But the selection of Ms Yellen, the former US Federal Reserve chair, is easier for ESG enthusiasts to embrace. She has done research on environmental policy issues and has repeatedly called for a carbon tax in the US as part of a bipartisan coalition with moderate Democrats and Republicans. In October, she co-launched a report from the Group of 30, a think-tank, that called for radical action from governments and companies to phase out fossil fuels, as Moral Money reported.
“We need disclosure to get the market’s attention on it and get more focus on stress testing,” Ms Yellen said in an interview with the Financial Times last month. “The major global firms are interested, particularly those with operations in Europe and they have commitment on this. They are using carbon prices internally.”
Brace yourself for policy action. (Patrick Temple-West)
Chart of the day
The Financial Stability Board (FSB) on Monday warned that climate change poses systemic risks that could jump from one financial institution to another — and ultimately bring the whole system down. These issues could force financial institutions to get squeamish and withdraw from certain economies altogether.
Grit in the Oyster
Coronavirus may be limiting travel for American families this Thanksgiving season, but the holiday is still putting a strain on the environment.
A 16-pound turkey alone is responsible for 34.2 pounds of CO2 emissions, research from Statista has found.
This highlights the need for more efficient food supply chains, according to HSBC Global Research. However, a bigger piece of the pie, according to the bank, is the need for more consumer education on labelling, food expiration, and packaging.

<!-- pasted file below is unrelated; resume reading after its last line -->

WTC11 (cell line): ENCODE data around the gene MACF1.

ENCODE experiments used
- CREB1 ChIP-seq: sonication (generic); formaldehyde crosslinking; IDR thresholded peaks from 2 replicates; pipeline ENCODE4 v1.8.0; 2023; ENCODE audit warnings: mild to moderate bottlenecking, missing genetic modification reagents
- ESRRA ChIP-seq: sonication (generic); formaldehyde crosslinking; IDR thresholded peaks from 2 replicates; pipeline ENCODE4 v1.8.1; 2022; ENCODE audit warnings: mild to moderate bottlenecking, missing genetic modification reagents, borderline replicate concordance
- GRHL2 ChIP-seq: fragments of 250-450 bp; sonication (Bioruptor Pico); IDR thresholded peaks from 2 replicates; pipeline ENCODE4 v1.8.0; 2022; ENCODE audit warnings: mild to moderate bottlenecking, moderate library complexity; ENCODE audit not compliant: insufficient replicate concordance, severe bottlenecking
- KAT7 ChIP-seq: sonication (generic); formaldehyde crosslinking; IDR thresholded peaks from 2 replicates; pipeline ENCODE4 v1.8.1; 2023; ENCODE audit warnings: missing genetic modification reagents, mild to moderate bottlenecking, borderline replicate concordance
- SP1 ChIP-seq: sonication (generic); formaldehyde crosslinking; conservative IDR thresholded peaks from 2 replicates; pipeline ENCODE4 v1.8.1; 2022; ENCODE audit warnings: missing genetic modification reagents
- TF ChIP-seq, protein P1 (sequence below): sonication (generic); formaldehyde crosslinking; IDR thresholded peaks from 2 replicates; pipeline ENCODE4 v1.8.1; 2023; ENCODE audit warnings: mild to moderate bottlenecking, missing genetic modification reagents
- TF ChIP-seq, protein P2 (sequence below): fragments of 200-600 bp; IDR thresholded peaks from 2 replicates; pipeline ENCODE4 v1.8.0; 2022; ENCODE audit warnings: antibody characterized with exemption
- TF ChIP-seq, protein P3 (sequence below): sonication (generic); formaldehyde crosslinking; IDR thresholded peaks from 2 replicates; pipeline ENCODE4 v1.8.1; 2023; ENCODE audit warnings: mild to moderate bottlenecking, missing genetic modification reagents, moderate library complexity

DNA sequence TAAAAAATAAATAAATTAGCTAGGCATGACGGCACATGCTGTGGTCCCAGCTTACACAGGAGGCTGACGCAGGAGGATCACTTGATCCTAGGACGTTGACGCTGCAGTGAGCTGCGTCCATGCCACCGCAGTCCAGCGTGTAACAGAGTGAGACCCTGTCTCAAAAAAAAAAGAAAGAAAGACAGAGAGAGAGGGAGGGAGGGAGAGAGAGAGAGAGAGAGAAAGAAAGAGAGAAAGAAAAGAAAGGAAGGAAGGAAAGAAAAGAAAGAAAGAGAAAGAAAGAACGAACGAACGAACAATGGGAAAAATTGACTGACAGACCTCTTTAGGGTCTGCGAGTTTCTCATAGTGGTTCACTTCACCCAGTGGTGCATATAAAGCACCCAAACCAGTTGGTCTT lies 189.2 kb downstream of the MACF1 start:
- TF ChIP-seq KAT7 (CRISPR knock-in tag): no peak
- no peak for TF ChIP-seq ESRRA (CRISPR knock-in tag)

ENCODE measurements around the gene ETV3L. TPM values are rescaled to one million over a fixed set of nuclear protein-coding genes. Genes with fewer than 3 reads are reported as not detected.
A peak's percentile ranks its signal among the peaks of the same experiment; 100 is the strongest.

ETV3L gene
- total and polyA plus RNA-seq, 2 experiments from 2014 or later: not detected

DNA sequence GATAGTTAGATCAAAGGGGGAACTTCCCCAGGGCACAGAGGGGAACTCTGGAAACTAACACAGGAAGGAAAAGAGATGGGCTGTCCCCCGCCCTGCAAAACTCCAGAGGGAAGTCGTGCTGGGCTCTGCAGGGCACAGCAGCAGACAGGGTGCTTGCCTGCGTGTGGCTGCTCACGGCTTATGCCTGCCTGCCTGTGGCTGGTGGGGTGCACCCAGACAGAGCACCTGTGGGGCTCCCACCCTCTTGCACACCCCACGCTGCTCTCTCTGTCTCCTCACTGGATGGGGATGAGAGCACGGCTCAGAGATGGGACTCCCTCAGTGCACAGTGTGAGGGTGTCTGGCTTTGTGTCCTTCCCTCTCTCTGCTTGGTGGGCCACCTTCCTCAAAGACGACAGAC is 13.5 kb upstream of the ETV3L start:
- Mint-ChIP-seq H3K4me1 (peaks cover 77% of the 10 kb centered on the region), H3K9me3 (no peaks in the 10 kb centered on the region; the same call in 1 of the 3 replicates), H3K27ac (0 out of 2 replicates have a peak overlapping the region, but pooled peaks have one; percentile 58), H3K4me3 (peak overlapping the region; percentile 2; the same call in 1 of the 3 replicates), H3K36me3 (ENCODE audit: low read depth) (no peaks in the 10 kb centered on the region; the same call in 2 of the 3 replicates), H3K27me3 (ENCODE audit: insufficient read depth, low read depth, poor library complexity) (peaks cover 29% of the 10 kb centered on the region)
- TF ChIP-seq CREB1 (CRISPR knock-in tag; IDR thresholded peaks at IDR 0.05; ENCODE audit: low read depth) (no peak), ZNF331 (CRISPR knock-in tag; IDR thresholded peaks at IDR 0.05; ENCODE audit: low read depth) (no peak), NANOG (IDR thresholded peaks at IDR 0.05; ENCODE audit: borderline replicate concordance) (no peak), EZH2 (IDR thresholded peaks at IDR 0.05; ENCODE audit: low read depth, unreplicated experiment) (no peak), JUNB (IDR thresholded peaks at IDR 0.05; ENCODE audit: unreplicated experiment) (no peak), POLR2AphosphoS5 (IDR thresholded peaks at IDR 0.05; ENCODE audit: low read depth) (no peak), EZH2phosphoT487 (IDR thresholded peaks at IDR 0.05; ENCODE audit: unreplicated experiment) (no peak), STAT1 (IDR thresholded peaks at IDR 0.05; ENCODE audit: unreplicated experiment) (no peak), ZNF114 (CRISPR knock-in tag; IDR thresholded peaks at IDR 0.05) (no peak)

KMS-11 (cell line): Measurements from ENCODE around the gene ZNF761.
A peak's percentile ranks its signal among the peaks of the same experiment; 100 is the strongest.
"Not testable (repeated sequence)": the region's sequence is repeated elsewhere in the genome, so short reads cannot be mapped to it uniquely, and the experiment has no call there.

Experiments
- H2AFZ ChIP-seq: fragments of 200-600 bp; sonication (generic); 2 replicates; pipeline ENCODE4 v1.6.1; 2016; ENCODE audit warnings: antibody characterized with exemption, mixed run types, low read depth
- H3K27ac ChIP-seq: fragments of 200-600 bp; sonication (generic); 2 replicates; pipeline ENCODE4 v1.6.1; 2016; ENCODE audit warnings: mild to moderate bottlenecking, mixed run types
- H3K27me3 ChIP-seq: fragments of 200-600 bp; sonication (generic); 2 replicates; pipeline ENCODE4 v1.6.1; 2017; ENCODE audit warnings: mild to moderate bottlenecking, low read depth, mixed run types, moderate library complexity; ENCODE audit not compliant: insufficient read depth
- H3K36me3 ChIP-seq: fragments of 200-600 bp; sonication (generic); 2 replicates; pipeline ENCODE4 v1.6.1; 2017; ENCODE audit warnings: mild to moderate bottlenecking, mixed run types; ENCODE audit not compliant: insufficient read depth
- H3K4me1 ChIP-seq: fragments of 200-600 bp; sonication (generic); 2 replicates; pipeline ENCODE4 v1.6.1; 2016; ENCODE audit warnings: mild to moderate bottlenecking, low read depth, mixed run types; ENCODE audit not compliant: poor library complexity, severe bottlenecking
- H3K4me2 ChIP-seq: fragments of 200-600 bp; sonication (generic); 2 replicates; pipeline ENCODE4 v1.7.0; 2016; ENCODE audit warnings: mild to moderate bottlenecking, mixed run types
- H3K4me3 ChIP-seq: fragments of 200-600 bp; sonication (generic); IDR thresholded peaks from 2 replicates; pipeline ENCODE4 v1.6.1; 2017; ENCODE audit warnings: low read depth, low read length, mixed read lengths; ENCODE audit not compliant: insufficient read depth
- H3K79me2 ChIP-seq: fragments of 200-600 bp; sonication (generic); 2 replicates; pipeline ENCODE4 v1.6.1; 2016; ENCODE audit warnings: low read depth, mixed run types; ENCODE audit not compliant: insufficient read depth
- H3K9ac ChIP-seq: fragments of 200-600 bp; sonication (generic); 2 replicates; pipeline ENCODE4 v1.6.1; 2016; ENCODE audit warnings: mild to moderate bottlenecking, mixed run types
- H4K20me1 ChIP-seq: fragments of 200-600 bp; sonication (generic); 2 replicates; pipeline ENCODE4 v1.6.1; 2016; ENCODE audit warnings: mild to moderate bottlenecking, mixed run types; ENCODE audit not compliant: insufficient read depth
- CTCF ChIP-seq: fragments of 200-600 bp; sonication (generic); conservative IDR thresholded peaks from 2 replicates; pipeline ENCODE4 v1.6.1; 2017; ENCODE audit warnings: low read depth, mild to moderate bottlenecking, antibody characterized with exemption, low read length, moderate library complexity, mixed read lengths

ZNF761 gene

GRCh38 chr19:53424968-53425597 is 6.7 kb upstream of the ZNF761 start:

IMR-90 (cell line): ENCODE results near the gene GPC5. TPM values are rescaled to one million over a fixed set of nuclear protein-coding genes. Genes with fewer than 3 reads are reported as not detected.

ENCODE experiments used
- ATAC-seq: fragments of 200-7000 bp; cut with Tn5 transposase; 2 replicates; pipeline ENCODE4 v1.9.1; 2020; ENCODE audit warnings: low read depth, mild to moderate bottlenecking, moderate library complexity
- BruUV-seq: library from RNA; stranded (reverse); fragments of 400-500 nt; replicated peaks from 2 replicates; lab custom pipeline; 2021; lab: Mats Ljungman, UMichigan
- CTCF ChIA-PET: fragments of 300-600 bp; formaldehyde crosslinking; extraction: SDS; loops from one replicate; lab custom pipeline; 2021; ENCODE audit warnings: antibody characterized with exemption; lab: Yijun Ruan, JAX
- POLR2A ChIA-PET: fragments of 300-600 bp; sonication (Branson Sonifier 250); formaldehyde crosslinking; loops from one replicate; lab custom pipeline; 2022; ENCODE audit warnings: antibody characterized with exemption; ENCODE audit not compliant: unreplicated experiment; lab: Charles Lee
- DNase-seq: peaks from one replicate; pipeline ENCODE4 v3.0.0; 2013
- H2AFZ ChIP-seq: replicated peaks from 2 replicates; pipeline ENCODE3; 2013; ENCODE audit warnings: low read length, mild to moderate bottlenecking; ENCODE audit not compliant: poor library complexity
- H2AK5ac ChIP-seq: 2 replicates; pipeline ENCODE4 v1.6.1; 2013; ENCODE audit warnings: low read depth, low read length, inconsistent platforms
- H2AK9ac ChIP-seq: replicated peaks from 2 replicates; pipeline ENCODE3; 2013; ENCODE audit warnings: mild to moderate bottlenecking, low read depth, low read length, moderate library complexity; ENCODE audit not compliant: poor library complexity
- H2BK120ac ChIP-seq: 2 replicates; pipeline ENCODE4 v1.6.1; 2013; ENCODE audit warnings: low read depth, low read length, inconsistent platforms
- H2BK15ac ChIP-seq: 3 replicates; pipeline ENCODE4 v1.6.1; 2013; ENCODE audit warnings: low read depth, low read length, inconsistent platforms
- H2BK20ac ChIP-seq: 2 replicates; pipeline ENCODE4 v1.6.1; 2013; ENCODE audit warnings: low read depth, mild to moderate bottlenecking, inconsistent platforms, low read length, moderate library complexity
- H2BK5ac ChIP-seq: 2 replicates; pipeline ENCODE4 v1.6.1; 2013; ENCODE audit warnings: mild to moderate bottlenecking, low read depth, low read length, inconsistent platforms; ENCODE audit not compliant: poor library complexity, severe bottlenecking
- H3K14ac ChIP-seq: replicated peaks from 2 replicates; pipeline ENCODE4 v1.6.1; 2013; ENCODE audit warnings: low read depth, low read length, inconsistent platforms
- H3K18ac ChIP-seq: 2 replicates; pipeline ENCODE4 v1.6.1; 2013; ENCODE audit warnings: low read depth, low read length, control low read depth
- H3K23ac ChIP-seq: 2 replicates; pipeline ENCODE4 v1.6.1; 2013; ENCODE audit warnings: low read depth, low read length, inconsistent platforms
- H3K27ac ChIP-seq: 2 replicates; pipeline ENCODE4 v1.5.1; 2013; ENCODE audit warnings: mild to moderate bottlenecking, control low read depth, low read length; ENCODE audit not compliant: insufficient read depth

For our readers, we’re thankful for you. But, we would be especially grateful this week if you would use the recycling and trash bins appropriately. Or conjure up a solution to simplifying food supply chains. As always, we’re all ears at [email protected]
Tips from Tamami
Nikkei’s Tamami Shimizuishi helps you stay up to date on stories you may have missed from the eastern hemisphere.
Human rights issues have often gone overlooked in Asia, but there are some signs that things are changing for the better.
Kirin Holdings, one of the top beverage companies in Japan, announced earlier this month that it has suspended all dividend payments to Myanmar Economic Holdings Limited (MEHL), its business partner in two joint ventures.
The decision followed Amnesty International’s investigation that revealed more than one-third of MEHL’s shares are owned by military units and high-ranking officers directly connected to international crimes and serious human rights violations. In June, Kirin appointed Deloitte Tohmatsu Financial Advisory to conduct an independent review of MEHL’s financial and governance structures. The review is due to conclude by the end of this year.
“Kirin takes its responsibilities in Myanmar seriously and will take necessary action to ensure our business activities in the region adhere to the highest standards” said Kirin, whose brands include Kirin Ichiban, San Miguel, and Lion.
Amnesty International praised Kirin’s action as an important step, but insisted that suspension of payment is not enough. “Kirin had tried to engage with MEHL first, but MEHL didn’t corporate with the process,” said Montse Ferrer, a business and human rights researcher at Amnesty International. The only solution for Kirin would be to end its business relationship with MEHL, Ms Ferrer said.
Kirin is not the only Asian company that responded to Amnesty’s call. Pan-Pacific, a South Korean clothing manufacturer, and Kanbawza Group, a Myanmar conglomerate, said that they were terminating their business ties with MEHL, according to Ms Ferrer.
7-Eleven parent eyes net-zero emissions by 2050 in Japan and US (Nikkei)
Biden focuses on US climate diplomacy with key role for John Kerry (FT)
African-Americans suffer as public-sector jobs are cut (FT)
Suu Kyi’s Myanmar election win fails to excite foreign investors (Nikkei)
Europe’s Biggest Utility Company to Ramp Up Spending on Wind, Solar Power (WSJ)
Rape, abuses in palm oilfields linked to top beauty brands (AP)
When “Creatives” Turn Destructive: Image-Makers and the Climate Crisis (The New Yorker)
* An earlier version of this article misstated Bob Steel’s position at Perella Weinberg